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Wits PhD student wins prestigious John Kiel Scholarship

- Wits University

Pedro Ornelas is one of 72 students globally who won an award from the International Society for Optics and Photonics.

Wits PhD student, Pedro Ornelas, has won the prestigious John Kiel Scholarship from the International Society for Optics and Photonics (SPIE). 

Pedro OrnelasOrnelas, a student in the Wits Structured Light Laboratory at the School of Physics won the scholarship for his work on new topological features embedded within entangled states of quantum structured light, under Professor Andrew Forbes. His aim is to use these non-local topological features as resources for future quantum communications protocols and technologies.  

Ornelas’ US$ 10 000 (about R190 000) scholarship will enable him to further his research in tailoring features of classical structured light (lasers) and quantum light sources in ways to make them more robust to environmental disturbances.

“This research will hopefully make these light sources more versatile in various contexts, such as classical and quantum communication and computing,” says Ornelas.

The selection process for the SPIE scholarship was highly competitive. Ornelas was awarded the prize based on the promise that he has shown for potential to the fields of optics and optical engineering. His recent work published in Nature Photonics on Non-local skyrmions as topologically resilient quantum entangled states of light has also been received favourably by the optics community. This research showed that topological or geometric structures can be embedded into light, and in particular the “spooky” connection that exists between distant entangled photons has a topological signature.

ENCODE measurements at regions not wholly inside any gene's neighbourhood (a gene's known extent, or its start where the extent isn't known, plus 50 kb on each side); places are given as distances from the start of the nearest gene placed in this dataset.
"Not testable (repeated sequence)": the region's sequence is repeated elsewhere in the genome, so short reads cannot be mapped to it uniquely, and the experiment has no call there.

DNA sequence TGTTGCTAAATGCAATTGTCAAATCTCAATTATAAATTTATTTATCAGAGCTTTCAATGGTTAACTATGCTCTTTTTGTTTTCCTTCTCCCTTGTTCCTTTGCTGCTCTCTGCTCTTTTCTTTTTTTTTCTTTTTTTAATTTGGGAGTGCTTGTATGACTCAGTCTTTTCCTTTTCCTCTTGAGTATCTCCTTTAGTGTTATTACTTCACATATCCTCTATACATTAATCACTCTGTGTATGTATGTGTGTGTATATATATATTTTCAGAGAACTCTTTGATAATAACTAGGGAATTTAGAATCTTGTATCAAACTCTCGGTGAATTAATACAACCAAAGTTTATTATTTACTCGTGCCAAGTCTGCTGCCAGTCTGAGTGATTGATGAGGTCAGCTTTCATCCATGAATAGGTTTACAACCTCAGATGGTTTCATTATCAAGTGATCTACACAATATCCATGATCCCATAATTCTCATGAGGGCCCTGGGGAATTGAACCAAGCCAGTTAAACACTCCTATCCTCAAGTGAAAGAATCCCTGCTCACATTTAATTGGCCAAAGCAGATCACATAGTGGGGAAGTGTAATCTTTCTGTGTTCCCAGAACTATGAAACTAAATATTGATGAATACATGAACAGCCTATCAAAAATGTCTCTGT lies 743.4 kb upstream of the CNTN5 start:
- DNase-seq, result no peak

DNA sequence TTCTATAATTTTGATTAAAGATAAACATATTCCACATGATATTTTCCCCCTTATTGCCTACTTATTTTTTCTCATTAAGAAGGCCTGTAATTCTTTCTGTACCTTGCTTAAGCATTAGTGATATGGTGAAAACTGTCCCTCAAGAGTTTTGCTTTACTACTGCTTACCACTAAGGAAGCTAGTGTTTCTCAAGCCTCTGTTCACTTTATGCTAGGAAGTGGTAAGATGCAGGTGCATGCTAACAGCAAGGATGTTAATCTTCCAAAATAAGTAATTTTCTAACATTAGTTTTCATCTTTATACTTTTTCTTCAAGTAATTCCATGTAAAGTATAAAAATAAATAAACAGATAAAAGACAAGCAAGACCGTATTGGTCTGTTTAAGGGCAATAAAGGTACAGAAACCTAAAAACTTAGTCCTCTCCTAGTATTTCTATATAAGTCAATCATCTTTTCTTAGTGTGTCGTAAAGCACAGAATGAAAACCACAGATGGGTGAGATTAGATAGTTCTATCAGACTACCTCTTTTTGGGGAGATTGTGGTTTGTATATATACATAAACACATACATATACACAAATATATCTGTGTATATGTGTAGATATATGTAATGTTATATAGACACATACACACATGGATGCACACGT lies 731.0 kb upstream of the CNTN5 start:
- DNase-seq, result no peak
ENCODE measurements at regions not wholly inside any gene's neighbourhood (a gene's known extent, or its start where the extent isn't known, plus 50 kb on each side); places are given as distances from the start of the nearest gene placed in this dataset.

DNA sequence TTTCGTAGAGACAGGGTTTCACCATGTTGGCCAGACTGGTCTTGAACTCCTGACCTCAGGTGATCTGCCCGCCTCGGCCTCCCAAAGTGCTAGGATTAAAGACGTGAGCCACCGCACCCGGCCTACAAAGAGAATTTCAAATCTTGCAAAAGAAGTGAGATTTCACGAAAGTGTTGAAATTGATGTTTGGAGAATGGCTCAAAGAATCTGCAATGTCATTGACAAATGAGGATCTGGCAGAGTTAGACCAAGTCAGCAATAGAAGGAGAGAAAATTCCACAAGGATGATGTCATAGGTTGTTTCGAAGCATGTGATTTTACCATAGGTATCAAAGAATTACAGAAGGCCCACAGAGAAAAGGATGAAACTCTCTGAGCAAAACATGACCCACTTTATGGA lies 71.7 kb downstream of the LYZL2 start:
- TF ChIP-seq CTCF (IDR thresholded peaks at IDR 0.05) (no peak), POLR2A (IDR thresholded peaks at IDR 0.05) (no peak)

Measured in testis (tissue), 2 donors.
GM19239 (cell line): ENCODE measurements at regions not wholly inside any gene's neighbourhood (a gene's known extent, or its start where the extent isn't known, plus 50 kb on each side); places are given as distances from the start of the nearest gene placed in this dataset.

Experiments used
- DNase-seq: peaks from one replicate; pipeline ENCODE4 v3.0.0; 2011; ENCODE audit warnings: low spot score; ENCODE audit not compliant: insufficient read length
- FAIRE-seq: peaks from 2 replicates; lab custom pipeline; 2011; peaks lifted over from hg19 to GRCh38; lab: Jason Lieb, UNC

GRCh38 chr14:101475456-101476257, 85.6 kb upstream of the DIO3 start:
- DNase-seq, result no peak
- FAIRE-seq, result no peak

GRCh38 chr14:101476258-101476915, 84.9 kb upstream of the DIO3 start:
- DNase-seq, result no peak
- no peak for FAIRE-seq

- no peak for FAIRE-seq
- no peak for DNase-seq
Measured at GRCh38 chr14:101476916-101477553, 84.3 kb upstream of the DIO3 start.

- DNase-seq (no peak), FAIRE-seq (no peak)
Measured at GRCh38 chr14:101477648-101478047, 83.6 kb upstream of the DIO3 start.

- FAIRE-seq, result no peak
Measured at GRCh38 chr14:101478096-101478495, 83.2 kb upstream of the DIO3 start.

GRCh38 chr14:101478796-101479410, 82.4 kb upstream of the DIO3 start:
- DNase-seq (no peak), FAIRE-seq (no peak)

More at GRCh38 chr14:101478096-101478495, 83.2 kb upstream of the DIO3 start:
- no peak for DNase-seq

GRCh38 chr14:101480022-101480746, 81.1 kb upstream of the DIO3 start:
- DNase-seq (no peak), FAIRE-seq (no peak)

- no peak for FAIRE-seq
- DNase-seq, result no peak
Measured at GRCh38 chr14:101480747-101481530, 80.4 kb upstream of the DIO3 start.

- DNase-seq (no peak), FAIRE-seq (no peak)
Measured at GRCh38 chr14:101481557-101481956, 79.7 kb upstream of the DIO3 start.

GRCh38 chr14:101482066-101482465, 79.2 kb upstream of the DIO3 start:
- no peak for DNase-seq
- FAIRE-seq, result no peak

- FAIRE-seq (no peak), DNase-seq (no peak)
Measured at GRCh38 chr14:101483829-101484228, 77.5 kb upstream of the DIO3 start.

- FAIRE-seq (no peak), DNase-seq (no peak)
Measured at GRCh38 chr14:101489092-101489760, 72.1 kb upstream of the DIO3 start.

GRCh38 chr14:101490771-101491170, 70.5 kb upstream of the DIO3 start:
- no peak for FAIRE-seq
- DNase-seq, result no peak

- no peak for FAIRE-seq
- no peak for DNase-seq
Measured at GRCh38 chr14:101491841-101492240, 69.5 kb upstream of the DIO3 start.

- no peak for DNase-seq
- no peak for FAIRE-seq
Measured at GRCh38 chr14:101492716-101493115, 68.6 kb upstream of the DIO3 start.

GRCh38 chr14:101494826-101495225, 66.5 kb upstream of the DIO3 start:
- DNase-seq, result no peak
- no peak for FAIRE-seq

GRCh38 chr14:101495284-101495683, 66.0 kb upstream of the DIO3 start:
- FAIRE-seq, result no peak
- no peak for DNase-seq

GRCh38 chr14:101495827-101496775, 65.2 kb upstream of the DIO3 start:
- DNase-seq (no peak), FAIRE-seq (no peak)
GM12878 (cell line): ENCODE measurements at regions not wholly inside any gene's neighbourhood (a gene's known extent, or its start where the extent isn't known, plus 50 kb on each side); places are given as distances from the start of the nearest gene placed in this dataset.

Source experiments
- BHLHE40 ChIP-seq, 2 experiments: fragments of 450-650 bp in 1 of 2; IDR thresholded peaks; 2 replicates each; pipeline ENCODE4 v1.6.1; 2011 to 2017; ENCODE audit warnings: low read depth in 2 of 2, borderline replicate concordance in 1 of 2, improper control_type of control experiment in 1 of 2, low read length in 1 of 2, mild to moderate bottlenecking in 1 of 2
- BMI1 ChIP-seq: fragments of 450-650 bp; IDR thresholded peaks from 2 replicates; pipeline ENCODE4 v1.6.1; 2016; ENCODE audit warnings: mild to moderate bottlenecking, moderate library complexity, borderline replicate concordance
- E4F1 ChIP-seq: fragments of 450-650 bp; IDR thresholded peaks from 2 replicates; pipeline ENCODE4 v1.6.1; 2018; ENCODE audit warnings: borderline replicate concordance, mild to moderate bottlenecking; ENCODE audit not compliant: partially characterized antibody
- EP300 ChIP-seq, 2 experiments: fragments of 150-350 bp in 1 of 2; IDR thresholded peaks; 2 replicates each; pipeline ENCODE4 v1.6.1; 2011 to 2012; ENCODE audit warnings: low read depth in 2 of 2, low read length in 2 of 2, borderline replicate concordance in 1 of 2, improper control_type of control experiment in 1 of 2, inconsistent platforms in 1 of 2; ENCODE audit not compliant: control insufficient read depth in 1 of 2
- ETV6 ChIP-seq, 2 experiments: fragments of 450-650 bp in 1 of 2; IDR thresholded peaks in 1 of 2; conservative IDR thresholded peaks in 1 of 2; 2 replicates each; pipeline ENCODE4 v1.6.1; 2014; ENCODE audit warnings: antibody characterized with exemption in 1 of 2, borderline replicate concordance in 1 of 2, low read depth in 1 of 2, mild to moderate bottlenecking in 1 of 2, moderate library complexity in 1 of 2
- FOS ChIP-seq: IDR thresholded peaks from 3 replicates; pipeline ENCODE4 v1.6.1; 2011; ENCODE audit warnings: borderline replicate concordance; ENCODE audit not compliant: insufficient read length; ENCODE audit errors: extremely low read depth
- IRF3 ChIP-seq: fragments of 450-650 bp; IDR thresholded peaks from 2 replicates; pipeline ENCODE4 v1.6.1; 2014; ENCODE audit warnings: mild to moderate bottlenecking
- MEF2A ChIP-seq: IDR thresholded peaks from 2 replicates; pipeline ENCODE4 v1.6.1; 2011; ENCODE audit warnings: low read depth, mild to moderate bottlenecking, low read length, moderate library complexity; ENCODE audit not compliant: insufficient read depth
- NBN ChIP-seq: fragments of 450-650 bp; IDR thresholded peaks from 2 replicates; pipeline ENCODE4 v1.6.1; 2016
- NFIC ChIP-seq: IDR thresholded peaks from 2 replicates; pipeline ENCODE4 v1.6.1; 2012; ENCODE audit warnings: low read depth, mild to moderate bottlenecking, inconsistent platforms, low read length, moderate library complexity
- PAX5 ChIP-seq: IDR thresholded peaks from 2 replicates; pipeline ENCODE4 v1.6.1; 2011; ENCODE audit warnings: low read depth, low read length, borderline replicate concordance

Ornelas’ scholarship is part of US$303 000 that SPIE has awarded to 72 SPIE student members. Since this program began in 1978, SPIE has distributed more than $7.5 million dollars in individual scholarships.

Ornelas believes the work that he is busy with in structured light explores uncharted territories, filled with exciting surprises.

“I am excited about the potential this research has to revolutionise information encoding schemes by manipulating the topologies of entangled quantum states and allowing them to serve as robust resources for future quantum technologies, including secure quantum communication and quantum computing,” he says.

“There are several avenues to take this work, currently I am investigating the robustness of non-local topological features under realistic noisy scenarios and then hope to develop techniques for the rapid detection of such features.”